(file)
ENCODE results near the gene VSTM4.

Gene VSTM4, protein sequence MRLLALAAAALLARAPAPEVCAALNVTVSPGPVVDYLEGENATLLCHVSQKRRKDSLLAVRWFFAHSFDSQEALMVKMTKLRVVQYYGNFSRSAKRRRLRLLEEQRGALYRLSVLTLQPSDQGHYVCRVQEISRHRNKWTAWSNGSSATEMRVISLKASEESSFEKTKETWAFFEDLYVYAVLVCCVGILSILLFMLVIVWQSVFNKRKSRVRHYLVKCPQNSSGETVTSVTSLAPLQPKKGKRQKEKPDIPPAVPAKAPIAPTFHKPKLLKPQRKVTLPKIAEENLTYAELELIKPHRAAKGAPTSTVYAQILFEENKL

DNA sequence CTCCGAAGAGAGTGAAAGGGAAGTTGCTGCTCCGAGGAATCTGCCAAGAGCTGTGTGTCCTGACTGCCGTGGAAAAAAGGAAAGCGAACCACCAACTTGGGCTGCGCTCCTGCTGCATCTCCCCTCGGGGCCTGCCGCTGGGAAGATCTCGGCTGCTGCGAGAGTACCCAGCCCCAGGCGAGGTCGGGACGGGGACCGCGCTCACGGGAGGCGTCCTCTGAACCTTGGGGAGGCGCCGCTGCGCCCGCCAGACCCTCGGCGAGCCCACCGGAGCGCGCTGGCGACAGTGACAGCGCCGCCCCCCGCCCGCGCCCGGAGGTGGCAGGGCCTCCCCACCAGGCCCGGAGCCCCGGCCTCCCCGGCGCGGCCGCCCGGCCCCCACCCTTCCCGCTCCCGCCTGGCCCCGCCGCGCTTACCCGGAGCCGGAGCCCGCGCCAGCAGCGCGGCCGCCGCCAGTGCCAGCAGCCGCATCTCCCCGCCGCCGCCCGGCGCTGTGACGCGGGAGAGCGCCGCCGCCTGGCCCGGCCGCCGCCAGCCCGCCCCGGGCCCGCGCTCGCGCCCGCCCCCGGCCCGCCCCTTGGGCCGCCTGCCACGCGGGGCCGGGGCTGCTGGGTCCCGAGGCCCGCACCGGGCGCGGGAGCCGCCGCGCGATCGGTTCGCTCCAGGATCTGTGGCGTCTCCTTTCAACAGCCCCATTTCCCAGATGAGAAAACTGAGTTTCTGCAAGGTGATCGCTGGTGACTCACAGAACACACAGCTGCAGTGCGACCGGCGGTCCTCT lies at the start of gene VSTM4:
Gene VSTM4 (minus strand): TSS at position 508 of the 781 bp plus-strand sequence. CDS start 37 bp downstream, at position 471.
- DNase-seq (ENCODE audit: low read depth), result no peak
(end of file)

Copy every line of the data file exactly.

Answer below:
ENCODE results near the gene VSTM4.

Gene VSTM4, protein sequence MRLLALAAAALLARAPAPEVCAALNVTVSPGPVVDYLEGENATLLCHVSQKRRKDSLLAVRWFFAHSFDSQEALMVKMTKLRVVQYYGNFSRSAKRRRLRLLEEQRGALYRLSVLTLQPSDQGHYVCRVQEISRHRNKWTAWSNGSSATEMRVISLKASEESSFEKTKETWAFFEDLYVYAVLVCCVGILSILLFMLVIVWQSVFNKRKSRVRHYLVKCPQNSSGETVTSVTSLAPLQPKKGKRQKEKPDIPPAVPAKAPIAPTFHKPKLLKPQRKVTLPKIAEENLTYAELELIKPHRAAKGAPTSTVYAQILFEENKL

DNA sequence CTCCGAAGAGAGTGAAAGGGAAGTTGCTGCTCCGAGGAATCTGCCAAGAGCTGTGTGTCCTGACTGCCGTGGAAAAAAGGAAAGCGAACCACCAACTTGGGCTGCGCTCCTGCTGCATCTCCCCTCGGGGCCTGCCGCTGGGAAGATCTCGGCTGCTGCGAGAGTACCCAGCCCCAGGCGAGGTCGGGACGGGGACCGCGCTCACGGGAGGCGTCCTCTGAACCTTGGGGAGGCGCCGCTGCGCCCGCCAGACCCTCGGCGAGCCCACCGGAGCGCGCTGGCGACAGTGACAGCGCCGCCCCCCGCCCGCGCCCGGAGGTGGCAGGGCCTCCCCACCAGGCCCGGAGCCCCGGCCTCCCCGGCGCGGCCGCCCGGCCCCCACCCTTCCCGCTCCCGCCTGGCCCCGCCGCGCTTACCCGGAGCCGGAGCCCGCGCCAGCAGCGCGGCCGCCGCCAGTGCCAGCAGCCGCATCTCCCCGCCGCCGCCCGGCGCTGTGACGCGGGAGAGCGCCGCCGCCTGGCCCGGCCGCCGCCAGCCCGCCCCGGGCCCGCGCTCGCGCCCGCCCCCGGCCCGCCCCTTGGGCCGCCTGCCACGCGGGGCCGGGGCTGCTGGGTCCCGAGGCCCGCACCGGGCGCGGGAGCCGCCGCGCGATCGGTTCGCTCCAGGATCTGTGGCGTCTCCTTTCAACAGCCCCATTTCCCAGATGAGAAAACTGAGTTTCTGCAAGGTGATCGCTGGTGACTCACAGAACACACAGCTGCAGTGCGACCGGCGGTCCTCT lies at the start of gene VSTM4:
Gene VSTM4 (minus strand): TSS at position 508 of the 781 bp plus-strand sequence. CDS start 37 bp downstream, at position 471.
- DNase-seq (ENCODE audit: low read depth), result no peak